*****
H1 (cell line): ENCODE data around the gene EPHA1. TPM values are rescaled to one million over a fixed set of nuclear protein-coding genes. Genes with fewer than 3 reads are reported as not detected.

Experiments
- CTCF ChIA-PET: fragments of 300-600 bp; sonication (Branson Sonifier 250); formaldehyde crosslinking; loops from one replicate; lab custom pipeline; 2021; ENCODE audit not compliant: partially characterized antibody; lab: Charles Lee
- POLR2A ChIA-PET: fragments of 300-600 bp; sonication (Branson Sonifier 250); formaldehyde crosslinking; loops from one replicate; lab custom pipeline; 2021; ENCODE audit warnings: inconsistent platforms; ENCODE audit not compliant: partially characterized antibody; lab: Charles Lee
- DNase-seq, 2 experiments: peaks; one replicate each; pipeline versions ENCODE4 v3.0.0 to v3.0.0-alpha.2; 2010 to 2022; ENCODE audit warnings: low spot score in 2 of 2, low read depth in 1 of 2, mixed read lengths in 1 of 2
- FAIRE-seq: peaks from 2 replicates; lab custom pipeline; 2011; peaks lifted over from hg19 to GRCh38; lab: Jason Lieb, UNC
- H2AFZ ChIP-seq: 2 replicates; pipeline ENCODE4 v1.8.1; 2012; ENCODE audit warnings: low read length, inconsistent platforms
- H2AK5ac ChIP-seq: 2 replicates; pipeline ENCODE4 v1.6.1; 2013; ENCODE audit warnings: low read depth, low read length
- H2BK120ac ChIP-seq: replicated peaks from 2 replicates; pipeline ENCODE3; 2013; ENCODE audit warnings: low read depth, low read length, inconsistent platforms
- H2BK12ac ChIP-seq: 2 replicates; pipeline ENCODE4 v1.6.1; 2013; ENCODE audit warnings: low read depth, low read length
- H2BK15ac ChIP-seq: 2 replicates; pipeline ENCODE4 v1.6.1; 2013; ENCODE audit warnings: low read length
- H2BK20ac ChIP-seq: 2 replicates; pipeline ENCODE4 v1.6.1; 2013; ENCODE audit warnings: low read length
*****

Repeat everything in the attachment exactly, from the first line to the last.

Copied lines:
H1 (cell line): ENCODE data around the gene EPHA1. TPM values are rescaled to one million over a fixed set of nuclear protein-coding genes. Genes with fewer than 3 reads are reported as not detected.

Experiments
- CTCF ChIA-PET: fragments of 300-600 bp; sonication (Branson Sonifier 250); formaldehyde crosslinking; loops from one replicate; lab custom pipeline; 2021; ENCODE audit not compliant: partially characterized antibody; lab: Charles Lee
- POLR2A ChIA-PET: fragments of 300-600 bp; sonication (Branson Sonifier 250); formaldehyde crosslinking; loops from one replicate; lab custom pipeline; 2021; ENCODE audit warnings: inconsistent platforms; ENCODE audit not compliant: partially characterized antibody; lab: Charles Lee
- DNase-seq, 2 experiments: peaks; one replicate each; pipeline versions ENCODE4 v3.0.0 to v3.0.0-alpha.2; 2010 to 2022; ENCODE audit warnings: low spot score in 2 of 2, low read depth in 1 of 2, mixed read lengths in 1 of 2
- FAIRE-seq: peaks from 2 replicates; lab custom pipeline; 2011; peaks lifted over from hg19 to GRCh38; lab: Jason Lieb, UNC
- H2AFZ ChIP-seq: 2 replicates; pipeline ENCODE4 v1.8.1; 2012; ENCODE audit warnings: low read length, inconsistent platforms
- H2AK5ac ChIP-seq: 2 replicates; pipeline ENCODE4 v1.6.1; 2013; ENCODE audit warnings: low read depth, low read length
- H2BK120ac ChIP-seq: replicated peaks from 2 replicates; pipeline ENCODE3; 2013; ENCODE audit warnings: low read depth, low read length, inconsistent platforms
- H2BK12ac ChIP-seq: 2 replicates; pipeline ENCODE4 v1.6.1; 2013; ENCODE audit warnings: low read depth, low read length
- H2BK15ac ChIP-seq: 2 replicates; pipeline ENCODE4 v1.6.1; 2013; ENCODE audit warnings: low read length
- H2BK20ac ChIP-seq: 2 replicates; pipeline ENCODE4 v1.6.1; 2013; ENCODE audit warnings: low read length